The movie is about the life of Tarzan. Tarzan was a small orphan who was raised by an ape named Kala since he was a child. He believed that this was his family, but on an expedition Jane Porter is rescued by Tarzan. He then finds out that he's human. Now Tarzan must make the decision as to which family he should belong to... Written by
In the original Edgar Rice Burroughs novel, Tarzan was adopted by apes (ie. chimps as seen in Greystoke: The Legend of Tarzan, Lord of the Apes (1984)) and the only gorilla mentioned was Bolgani the Great, who was an enemy of Tarzan and the troop. This is the first Tarzan movie were the apes that adopt him are gorillas instead of chimpanzees. Tantor was an old bull elephant disliked by the denizens of the jungle, Sabor was a lioness, and Terkoz (presumably "Terkina" known as "Terk") was a male ape and Tarzan's arch-nemesis within the troop. Also, Kerchak murdered Tarzan's family. The producers changed it not only to make him more sympathetic, but also to make it less gruesome for families. Even though Clayton (first name William in the book) is a villain in the movie, he and Tarzan are actually cousins according to the original story from Burroughs. William being after Tarzan in line of succession and therefore wouldn't want him to be alive. In the film, Jane Porter and her father are from London. In the novel, they are American citizens. See more »
Clayton speaks of having been in Zambia. Zambia at the time of this movie was divided into two regions called North Western Rhodesia and North Eastern Rhodesia, Southern Rhodesia being what is today Zimbabwe. See more »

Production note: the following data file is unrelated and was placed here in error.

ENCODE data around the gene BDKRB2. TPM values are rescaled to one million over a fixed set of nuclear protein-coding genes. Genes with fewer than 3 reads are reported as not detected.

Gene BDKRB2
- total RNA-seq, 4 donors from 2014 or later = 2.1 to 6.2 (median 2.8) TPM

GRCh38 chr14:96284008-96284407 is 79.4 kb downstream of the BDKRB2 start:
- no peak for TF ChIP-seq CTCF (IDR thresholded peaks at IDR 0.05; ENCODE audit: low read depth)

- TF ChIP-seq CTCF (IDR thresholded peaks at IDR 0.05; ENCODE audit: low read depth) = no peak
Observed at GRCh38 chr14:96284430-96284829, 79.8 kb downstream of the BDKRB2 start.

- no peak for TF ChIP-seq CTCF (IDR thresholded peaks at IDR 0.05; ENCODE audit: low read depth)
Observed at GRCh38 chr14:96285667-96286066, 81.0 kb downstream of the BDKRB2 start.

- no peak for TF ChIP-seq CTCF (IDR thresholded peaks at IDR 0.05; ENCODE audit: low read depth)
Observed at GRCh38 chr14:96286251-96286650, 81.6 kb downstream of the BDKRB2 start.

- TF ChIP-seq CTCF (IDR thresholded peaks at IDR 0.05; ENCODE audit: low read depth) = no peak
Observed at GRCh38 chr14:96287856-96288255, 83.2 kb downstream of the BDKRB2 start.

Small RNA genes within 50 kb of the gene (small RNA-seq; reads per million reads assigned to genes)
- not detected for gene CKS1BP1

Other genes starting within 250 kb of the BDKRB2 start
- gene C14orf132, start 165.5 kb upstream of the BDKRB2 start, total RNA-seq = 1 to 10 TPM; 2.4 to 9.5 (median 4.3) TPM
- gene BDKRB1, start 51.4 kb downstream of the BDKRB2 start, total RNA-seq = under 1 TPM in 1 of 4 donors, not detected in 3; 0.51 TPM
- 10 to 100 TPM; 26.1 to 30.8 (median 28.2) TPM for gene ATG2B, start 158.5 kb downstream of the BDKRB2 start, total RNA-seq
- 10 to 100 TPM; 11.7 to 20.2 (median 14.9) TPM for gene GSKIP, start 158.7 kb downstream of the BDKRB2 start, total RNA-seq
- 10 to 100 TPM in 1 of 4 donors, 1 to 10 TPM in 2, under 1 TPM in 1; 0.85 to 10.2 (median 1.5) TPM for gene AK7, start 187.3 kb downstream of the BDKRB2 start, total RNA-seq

Kerchak, forgive me.
No. Forgive me, for not understanding that you have always been one of us. Our family will look to you now.
Take care of them, my son. Take care of them.
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During the Walt Disney Pictures opening logo, the background turns into that of a jungle. See more »
The true measure of a family film is to watch a child's reaction. My (normally jumpy) three-year-old sat with enraptured glee through this movie and was able to articulate the plot back to me with amazing detail. That's not a parent's rambling, its a credit to a brilliant movie. Tarzan ranks just below Beauty and the Beast and Little Mermaid in the list of the best of Disney's new films.
Disney formula (rogue orphan, evil villain pretending to be a friend, whacky sidekick, neurotic friend and lots a snappy tunes) has never been more apparent, but it works perfectly. But the real joy of this movie is its breathtaking beauty and the message of living without prejudice.
Don't expect anything new from Disney, and do not expect a detailed retelling of the original novel. But do expect to see their product refined even further and at its best since Beauty and the Beast. This is a kid's movie, but any grown-up can like it. Minnie Driver and Wayne Knight provide the best voice overs.
As my six-year-old daughter told me once, "I like movies with scary beginnings, silly middles and happy endings." Needless to say, she loved Tarzan. **** out of ****.
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